Get Physical!

By Jeanette Larson

Books to Share

  • Arthur and the Race to Read by Marc Brown.
  • The Cheerleading Book by Stephanie French.
  • Cliff Hanger by Jean Craighead George.
  • The Gym Teacher from the Black Lagoon by Mike Thaler.
  • Hopscotch Around the World by Mary Lankford.
  • Karate Hour by Carol Nevius.

Books to Show or Booktalk

  • Anna Banana: 101 Jump Rope Rhymes by Joanna Cole.
  • Babar’s Yoga for Elephants by Laurent de Brunhoff.
  • Bowling for Beginners: Simple Steps to Strikes and Spares by Don Nace.
  • Flying High, Pogo! Constance M. Foland.
  • Sidewalk Chalk: Outdoor Fun and Games by Jamie Kyle McGillian.
  • Tennis Ace by Matt Christopher.

Displays

Get Moving!

Display leotards and exercise equipment and paraphernalia such as jump ropes, hand weights, pedometers, gym shoes, and water bottles.

Refreshments

Athletes need to stay hydrated and eat high protein snacks. Serve Gatorade®, peanut butter crackers, and fruit.

Incentives

Purchase water bottles from a company such as Janway imprinted with the Texas Reading Club art and your library’s name and phone number.

Rhymes and Poetry

Read “The Sprinters” by Lillian Morrison in Sports in Literature by Bruce Emra, and selections from The Sidewalk Racer and Other Poems of Sports and Motion by Lillian Morrison.

Songs

The Happy Wanderer

Lyrics for this traditional camp and scouting song are available in several songbooks, and on-line at Scout Songs.Com Virtual Songbook www.scoutsongs.com/lyrics/happywanderer.html. Many children’s recordings also include this song; including 50 All-Time Children’s Favorites, Vol. 2 by Various Artists.

Audio Recordings

  • “Going Bass Fishing” on Anna Moo Crackers by Anna Moo.
  • “Gonna Fly Now” (Theme from Rocky) on Rocky: Original Motion Picture Score by Bill Conti, et. al.
  • “Kids in Motion” on Kids in Motion by Greg and Steve.
  • “The Sports Song” on Big Rock Rooster by Daddy a Go Go.

Riddles and Jokes

Q. Why was the tennis player asked to leave the library?
A. Because he was making a racquet!


Q. Why did the chicken cross the playground?
A. To get to the other slide!


Q. Did you hear the joke about the jump rope?
A. Oh, skip it!

Reader’s Theater Scripts

Use the script for “Jack Climbs to the Top of a Very Tall Vegetable and Finds a Very Large Individual with an Attitude Problem” from Frantic Frogs and Other Frankly Fractured Folktales for Readers Theater by Anthony D. Fredericks, available through netLibrary, a Texshare resource, to tell the story about a former NBA player and a bean stalk. This book also includes a script for “Cinderella Visits the Shoe Store and Gets a Pair of Air Jordans.”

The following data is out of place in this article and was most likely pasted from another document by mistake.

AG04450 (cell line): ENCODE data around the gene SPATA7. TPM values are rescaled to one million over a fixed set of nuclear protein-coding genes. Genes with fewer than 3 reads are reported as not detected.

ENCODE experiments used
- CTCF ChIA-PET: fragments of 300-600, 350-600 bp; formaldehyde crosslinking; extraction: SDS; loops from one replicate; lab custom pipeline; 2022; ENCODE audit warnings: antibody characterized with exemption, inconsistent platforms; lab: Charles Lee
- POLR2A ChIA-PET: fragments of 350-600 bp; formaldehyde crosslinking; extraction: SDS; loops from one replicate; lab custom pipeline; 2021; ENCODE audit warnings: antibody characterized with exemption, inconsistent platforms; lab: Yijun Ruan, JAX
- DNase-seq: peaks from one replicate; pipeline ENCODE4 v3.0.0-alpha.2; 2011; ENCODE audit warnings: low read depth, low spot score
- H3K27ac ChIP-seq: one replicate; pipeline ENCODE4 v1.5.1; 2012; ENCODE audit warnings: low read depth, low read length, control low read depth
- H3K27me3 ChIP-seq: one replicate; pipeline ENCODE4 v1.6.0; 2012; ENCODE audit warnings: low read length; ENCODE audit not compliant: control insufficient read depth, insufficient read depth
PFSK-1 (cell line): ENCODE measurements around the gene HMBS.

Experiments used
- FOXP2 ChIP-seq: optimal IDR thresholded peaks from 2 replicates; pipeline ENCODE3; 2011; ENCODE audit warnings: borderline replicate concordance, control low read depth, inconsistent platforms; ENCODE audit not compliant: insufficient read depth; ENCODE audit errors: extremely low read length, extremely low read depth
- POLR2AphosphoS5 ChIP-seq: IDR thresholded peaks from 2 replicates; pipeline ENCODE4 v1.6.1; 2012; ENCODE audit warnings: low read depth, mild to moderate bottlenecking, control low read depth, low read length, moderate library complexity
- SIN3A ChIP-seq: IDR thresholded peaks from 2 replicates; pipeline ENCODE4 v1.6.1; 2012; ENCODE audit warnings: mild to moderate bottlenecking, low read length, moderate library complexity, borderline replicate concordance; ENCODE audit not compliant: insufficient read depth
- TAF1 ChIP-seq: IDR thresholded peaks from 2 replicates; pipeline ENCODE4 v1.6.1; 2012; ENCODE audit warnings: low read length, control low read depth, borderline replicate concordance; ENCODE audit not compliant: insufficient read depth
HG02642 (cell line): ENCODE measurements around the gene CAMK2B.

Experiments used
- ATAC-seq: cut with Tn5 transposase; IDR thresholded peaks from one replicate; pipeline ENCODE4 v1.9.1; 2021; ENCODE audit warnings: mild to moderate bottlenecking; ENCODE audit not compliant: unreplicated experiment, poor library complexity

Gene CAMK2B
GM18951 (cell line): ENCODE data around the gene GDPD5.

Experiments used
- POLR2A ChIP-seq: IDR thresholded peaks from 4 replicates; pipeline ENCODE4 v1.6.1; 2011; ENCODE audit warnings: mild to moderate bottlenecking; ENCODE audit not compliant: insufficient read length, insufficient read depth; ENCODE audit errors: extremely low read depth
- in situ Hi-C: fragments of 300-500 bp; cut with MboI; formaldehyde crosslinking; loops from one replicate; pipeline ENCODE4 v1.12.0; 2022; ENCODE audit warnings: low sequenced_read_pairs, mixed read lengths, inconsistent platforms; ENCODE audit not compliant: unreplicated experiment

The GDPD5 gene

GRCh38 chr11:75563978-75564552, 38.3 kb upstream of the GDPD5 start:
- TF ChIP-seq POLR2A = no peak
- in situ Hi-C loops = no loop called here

Stories

The Jogging Gingerbread Boy

(Traditional. Adapted by Jeanette Larson.)

There once was an old man and an old woman who lived in a little old house on the edge of town. They would have been a very happy except they had no child, and they wanted one very much. One day, when the little old woman was baking, she decided to make a cookie in the shape of a little boy. She stretched the dough, and bent the dough, and pulled it in several directions. Then she popped the cookie into the oven. After awhile, she went to the oven to see if the cookie was baked. As soon as the oven door was opened, the little gingerbread boy jumped out, and began to run away as fast as his legs would carry him.

The little old woman called her husband, and they both started running after him. However, they could not catch him. Soon the gingerbread boy came to a schoolyard, filled with girls jumping rope. He called out to them as he went by, yelling: “I've run away from a little old woman, a little old man, and I can run away from you, I can!” The girls set down their ropes and ran after the gingerbread boy. But, though they ran fast, they could not catch him.

The gingerbread boy ran on until he came to a baseball field. As he ran by, he called out to the teams: “I've run away from a little old woman, a little old man, a school yard full of girls jumping rope, and I can run away from you, I can!” The ball players put down their bats and balls and began to run after him, but they couldn't catch him.

And so, the gingerbread boy ran on and on until he came to a tennis court where a boy and a girl were playing tennis. He was quite limber because of all the stretching that he’d done when the little old woman was making him so he wasn’t even getting tired. As he ran by, he called out to the teams: “I've run away from a little old woman, a little old man, a school yard full of girls jumping rope. I’ve run away from two baseball teams and I can run away from you, I can!” The tennis players put down their raquets and began to run after him, but they couldn’t catch the gingerbread boy.